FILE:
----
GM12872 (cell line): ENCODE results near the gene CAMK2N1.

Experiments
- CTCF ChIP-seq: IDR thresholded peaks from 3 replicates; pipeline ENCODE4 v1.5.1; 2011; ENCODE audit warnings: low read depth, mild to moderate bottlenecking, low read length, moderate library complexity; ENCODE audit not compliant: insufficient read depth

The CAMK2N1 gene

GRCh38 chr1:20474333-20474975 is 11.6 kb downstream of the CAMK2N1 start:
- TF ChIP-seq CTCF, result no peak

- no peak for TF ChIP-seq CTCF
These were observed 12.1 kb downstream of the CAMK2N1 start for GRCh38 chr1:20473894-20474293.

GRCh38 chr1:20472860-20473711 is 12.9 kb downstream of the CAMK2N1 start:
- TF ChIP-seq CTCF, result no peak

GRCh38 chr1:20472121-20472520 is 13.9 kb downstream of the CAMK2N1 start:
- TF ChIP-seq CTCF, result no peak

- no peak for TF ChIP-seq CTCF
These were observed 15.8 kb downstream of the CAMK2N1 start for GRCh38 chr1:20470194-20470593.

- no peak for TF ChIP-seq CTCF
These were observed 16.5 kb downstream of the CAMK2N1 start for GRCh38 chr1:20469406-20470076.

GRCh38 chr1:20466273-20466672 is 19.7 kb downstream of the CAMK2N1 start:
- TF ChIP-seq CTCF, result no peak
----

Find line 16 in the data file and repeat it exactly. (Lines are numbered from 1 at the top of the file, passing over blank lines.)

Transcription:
These were observed 16.5 kb downstream of the CAMK2N1 start for GRCh38 chr1:20469406-20470076.